The Way Of The Cross, The Fourth Station

The Way Of The Cross, The Fourth Station

German school, 19th century, oil on copper





The way of the cross, the fourth station after Josef von Führich (1800-1876).


The Way of the Cross or the Stations of the Cross, also known as the Via Crucis, refers to a series of images of Jesus Christ on the day of his crucifixion. The possible path that Jesus walked to Mount Calvary in Jerusalem (the Via Dolorosa) has been the inspiration for the various stations. The stations help the Christian faithful to make a spiritual pilgrimage through the Passion of Christ. It has become one of the most popular devotions and its stations can be found in many Western Christian churches.

There are about fourteen images, each of which varies greatly in style, shape and placement of the stations. The classic depictions of the stations are small plaques with reliefs or paintings placed in or around the church. The fourteen stations are arranged in numbered order with almost every station being found in the bible. Stations three, seven and nine are not exactly described in any particular verse of the bible.

All the stations of the cross:

  • The first station: Jesus is condemned to death
  • The second station: He is made to bear his cross
  • The third station: He falls the first time
  • The fourth station: He meets his mother
  • The fifth station: Simon of Cyrene is made to bear the cross
  • The sixth station: Veronica wipes Jesus’ face
  • The seventh station: He falls the second time
  • The eighth station: The women of Jerusalem weep over Jesus
  • The nineth station: He falls the third time
  • The tenth station: He is stripped of his garments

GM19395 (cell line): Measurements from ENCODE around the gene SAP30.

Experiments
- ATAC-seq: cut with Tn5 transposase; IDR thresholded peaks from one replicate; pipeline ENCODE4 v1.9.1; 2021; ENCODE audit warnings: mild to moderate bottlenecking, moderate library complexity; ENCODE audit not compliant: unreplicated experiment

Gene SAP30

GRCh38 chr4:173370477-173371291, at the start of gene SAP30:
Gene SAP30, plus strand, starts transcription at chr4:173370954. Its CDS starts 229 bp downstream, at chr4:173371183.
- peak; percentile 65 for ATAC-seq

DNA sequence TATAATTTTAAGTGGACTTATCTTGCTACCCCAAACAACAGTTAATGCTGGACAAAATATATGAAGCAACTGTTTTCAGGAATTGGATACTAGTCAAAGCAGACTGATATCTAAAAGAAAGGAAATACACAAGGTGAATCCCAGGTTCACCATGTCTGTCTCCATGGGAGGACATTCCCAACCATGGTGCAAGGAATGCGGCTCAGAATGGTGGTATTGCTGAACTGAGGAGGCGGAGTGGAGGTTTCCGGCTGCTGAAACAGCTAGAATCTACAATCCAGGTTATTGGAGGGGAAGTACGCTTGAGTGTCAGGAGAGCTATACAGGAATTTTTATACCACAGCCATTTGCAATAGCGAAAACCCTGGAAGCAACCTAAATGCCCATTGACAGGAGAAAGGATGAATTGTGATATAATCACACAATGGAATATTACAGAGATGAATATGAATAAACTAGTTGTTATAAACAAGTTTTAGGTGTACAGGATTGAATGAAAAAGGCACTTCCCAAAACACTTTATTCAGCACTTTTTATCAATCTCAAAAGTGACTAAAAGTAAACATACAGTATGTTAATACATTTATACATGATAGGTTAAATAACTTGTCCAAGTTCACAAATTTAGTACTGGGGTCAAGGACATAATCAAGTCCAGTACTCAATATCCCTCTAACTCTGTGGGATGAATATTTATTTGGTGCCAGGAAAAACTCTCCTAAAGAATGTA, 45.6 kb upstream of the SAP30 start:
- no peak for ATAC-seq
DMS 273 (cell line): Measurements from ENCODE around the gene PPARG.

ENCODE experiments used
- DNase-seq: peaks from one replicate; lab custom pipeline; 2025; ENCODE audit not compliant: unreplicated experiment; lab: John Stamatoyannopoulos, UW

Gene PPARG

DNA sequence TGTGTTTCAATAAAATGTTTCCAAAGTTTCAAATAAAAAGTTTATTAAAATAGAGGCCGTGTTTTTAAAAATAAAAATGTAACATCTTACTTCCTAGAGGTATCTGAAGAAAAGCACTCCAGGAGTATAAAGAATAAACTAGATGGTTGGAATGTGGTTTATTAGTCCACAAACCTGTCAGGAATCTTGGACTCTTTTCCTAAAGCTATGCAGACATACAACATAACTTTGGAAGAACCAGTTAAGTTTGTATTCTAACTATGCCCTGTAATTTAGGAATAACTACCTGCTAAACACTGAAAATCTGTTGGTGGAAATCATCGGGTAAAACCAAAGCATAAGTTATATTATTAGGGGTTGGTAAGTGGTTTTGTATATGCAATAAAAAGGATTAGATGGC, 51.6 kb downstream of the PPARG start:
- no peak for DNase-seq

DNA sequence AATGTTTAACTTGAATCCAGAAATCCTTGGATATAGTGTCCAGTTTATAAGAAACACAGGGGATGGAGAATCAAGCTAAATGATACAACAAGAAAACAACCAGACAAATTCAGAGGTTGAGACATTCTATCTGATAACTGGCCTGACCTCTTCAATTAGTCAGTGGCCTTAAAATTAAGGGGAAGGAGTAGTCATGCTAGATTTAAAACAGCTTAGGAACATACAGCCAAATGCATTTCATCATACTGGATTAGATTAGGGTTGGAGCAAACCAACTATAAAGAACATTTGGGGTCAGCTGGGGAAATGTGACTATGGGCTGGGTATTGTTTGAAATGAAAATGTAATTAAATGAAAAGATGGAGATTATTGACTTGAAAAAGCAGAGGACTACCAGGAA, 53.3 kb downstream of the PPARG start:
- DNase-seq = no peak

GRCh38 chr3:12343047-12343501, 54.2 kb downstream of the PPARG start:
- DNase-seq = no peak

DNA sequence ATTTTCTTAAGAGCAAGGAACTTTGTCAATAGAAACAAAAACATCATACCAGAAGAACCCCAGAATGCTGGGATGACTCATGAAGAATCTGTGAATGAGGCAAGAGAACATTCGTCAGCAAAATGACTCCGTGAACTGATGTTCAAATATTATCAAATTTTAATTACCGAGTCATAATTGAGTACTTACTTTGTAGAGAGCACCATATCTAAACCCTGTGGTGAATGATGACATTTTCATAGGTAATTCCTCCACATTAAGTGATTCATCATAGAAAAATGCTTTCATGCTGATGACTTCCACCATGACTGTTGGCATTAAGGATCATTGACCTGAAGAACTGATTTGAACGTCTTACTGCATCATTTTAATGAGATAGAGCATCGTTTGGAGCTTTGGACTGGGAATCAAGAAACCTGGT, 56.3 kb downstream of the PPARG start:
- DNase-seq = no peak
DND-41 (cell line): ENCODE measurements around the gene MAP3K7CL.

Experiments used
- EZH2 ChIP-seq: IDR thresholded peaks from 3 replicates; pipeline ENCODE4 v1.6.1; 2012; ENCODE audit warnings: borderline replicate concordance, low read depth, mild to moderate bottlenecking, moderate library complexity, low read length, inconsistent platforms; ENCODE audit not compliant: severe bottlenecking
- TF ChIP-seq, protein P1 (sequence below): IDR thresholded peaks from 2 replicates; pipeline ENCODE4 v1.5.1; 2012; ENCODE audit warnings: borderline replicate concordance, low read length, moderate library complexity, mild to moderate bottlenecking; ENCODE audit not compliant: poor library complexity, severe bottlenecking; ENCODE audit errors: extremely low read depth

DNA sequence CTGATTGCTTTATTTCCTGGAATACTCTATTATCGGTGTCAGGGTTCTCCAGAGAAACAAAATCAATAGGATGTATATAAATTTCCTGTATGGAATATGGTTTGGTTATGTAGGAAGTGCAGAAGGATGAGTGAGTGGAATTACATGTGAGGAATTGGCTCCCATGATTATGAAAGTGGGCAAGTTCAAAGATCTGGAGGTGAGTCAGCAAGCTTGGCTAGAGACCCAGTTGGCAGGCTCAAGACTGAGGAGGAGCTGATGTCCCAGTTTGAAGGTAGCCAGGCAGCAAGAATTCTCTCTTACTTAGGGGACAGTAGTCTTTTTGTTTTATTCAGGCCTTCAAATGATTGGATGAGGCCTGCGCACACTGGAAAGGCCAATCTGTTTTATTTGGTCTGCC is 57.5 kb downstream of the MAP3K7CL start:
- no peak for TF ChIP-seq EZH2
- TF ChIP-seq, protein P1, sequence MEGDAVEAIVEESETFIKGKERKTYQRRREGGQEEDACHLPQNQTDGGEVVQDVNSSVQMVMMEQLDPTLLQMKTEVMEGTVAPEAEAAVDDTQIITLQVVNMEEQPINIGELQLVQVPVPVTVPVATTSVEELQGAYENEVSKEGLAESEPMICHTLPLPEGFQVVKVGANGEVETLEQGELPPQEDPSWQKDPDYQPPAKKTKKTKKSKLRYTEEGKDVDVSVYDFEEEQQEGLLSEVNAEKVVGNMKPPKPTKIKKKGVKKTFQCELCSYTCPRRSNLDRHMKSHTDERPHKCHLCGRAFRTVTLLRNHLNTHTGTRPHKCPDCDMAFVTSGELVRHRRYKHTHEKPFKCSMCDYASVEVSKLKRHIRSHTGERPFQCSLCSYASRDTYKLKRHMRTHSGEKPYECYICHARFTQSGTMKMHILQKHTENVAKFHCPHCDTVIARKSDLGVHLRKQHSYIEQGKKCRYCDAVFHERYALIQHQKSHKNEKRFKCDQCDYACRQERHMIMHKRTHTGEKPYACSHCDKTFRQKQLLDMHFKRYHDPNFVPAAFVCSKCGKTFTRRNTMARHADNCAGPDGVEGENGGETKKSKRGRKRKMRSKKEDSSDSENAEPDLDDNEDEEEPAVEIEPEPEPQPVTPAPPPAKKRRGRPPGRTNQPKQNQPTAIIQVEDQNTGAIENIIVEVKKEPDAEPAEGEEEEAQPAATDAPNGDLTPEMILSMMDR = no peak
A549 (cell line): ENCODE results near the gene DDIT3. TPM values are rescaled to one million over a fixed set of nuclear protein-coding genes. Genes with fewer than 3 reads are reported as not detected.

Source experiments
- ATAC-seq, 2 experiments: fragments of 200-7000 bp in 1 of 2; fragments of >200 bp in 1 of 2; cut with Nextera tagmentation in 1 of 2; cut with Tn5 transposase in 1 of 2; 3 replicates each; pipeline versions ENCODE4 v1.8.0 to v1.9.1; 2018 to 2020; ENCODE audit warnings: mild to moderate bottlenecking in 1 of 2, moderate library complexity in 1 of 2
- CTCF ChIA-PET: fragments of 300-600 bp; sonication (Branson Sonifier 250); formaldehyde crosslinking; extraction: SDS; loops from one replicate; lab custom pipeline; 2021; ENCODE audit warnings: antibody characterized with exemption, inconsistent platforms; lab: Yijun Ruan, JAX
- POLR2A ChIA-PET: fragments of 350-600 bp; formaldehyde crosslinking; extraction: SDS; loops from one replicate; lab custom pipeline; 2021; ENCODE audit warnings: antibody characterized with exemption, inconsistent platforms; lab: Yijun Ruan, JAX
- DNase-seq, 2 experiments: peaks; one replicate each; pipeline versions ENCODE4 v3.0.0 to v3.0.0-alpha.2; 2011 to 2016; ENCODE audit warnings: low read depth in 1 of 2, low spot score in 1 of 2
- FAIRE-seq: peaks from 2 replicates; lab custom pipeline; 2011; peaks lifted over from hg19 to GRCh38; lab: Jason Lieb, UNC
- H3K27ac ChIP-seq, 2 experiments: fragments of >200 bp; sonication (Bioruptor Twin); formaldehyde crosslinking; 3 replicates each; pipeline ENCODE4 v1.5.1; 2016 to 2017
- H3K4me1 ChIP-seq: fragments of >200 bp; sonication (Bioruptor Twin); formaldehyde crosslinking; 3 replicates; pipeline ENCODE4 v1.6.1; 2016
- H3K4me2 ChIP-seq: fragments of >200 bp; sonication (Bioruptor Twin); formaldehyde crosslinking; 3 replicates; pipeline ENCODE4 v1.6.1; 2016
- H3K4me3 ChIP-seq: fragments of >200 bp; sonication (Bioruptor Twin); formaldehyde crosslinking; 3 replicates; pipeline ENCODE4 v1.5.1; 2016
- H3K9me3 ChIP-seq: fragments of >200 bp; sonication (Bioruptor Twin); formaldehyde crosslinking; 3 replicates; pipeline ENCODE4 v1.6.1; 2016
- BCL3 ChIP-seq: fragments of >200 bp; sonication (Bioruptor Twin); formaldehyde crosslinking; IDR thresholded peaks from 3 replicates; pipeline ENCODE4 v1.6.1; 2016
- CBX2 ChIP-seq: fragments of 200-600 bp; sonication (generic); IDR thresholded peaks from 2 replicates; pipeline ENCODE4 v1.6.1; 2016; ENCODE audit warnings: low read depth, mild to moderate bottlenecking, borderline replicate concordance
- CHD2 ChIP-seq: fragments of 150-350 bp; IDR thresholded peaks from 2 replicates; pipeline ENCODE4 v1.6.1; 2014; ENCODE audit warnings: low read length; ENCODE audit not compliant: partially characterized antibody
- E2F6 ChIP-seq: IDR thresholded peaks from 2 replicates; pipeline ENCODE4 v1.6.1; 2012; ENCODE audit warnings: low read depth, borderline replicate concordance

• The eleventh station: He is nailed to the cross
  • The twelfth station: He dies on the cross
  • The thirteenth station: He is taken down from the cross
  • The fourteenth station: He is placed in the sepulcher

The word after is often used in museums, art galleries and antique stores. The meaning is very simple, it is a copy of that specific artist’s work where the word ‘after’ is placed before or after the artist’s name. It is very important not to forget that the word ‘after’ has nothing to do with ‘faking’ the artist’s work.

An (unknown) artist can paint a copy of a famous work which is exhibited in a museum. This copy if not a fake, because the (unknown) artist is not claiming to be the original artist of the work. When the (unknown) artist wants to sell his own copy, the word ‘after’ is placed before or after the original artist’s work. Now, the work is not a fake, but a nicely made copy.

Using the word ‘after’ for copies has already been done for centuries. But there are different levels of ‘afters’. An ‘after’ can already be an ‘after’ when an (unknown) artist is copying in 2020 the work ‘The starry night’ by Van Gogh. The (unknown) artist is far removed from the original artist by time and association. A very high level of an ‘after’ is when the original artist is involved or approves the ‘after’. Even an original signature by the original artist can be placed on the ‘after’.

Even tough an ‘after’ is a copy, the value and quality can still be very high and ‘afters’ will stay highly collectible.


The Way Of The Cross, The Fourth Station








Sold with frame

This work of art is sold including it's frame

Dimensions including frame

69 x 86 centimeters

Dimensions excluding frame

55 x 72 centimeters

Frame condition

The frame is original but unfortunately damaged by the ravages of time.


Oil on copper


After Josef von Führich (1800-1876).




19th century




The condition of this work is fair. Traces of wear and tear are visible and the copper is slightly undulated. Small pieces of paint have come off.


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